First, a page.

Bahrain dictatorship jails human rights defender Nabeel Rajab

This video says about itself:

Bahrain re-arrests top human rights activist Nabeel Rajab

13 June 2016

A prominent human rights activist, Nabeel Rajab, has been arrested, his family members said on social media. Rajab led numerous protests during the Arab Spring and repeatedly criticized the Bahraini government on Twitter.

From Human Rights First in the USA:

Time for Washington to Act as U.S. Ally Bahrain Targets Human Rights Defenders

By Brian Dooley

June 13, 2016

Over the last few days the Bahraini government eliminated any remaining doubt about the direction it is moving on human rights.

After forcing prominent dissident Zainab Al Khawaja into exile last week, on Saturday it prevented a group of human rights activists from attending the United Nations Human Rights Council in Geneva, and today took leading human rights defender Nabeel Rajab from his home in an early morning raid.

This latest attack on civil society comes just as the State Department is about to release its long-overdue report on how well the Bahraini regime is doing on implementing human rights reform. It’s hard to see why administration officials missed the February 1 deadline and still haven’t sent the report Congress asked for. The situation isn’t that complicated—the Bahraini authorities have carried out only a small handful of the 26 recommendations they promised to fulfill in 2011, and in recent weeks have intensified their attacks on human rights activists.

Rajab was arrested a few hours ago and is said to be held at Riffa police station. It’s unclear if he will be released, if fresh charges are to be brought against him, or old ones resurrected to put him back in prison. He has been prevented from leaving the country since he was released from jail a year ago.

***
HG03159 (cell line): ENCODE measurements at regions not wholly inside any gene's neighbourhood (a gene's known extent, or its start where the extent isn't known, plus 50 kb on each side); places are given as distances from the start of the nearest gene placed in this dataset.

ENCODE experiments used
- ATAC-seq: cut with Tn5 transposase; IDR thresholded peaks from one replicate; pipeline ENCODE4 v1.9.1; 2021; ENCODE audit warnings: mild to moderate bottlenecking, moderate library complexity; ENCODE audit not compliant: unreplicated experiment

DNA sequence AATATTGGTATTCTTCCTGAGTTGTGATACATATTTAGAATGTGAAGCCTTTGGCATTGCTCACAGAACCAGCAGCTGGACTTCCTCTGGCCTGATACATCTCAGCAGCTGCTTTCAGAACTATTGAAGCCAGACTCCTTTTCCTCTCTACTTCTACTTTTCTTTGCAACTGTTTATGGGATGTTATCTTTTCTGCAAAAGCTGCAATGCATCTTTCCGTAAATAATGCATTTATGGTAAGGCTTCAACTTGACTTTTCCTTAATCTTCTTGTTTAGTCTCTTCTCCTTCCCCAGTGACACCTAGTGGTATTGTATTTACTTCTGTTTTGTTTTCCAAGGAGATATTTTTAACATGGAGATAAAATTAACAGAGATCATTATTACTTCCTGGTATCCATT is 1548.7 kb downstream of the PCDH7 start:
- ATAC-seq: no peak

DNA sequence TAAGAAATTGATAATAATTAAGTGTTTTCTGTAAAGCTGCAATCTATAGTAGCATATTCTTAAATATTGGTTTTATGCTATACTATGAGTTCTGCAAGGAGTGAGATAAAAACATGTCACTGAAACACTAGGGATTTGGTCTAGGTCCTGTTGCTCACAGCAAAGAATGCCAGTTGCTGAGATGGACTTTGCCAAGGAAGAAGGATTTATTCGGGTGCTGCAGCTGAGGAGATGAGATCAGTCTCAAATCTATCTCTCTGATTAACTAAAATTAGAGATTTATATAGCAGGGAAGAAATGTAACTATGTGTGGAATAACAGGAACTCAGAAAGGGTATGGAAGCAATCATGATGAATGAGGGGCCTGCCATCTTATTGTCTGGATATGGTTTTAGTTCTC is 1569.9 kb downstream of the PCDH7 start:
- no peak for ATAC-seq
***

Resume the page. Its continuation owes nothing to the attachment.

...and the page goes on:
Over the weekend, half a dozen other activists were also prevented from attending the U.N. Human Rights Council. One of them, Ebtisam Alseagh, told me: “I went to the airport on Saturday the passport officer prevented me from traveling and said I should ask at the Ministry of the Interior. So I went the next day but they said there was no note in their security files preventing me from traveling,” she said. “So a few hours later I tried to leave Bahrain by road via Saudi Arabia but again I was stopped at the border without any explanation.”

Another, Hussain Radhi, told me a similar story: “I went to the airport Saturday night to go to Geneva for the human rights council. The passport officer said I couldn’t travel—he said he couldn’t tell me why. Then Sunday I tried to leave via the causeway to Saudi Arabia and was stopped again. It’s clear the authorities don’t want activists going to Geneva.”

Today the U.N. High Commissioner for Human Rights, Zeid bin Ra’ad Al-Hussain, again criticized Bahrain’s regime for its human rights record, rightly noting that “Repression will not eliminate people’s grievances; it will increase them.”

But Bahrain’s ruling family is clearly past caring what the international community, including its allies in Washington and London, say in statements of concern.

Bahrain’s Foreign Minister Khalid Al Khalifa, a senior royal, dismissed the U.N. High Commissioner’s comments in a tweet that said “We won’t waste our time answering a powerless commissioner.”

Bahrain’s impunity continues also because there are too many American and British officials who are willing to believe evidence of fake reform.

A year ago the State Department even thought it was a good idea to lift holds on arms sales to Bahrain’s military, citing “meaningful progress on human rights.” Such a hopelessly naive analysis does nothing to deter the dictatorship, which earlier this month increased the jail sentence for peaceful opposition leader Shiekh Ali Salman from four to nine years.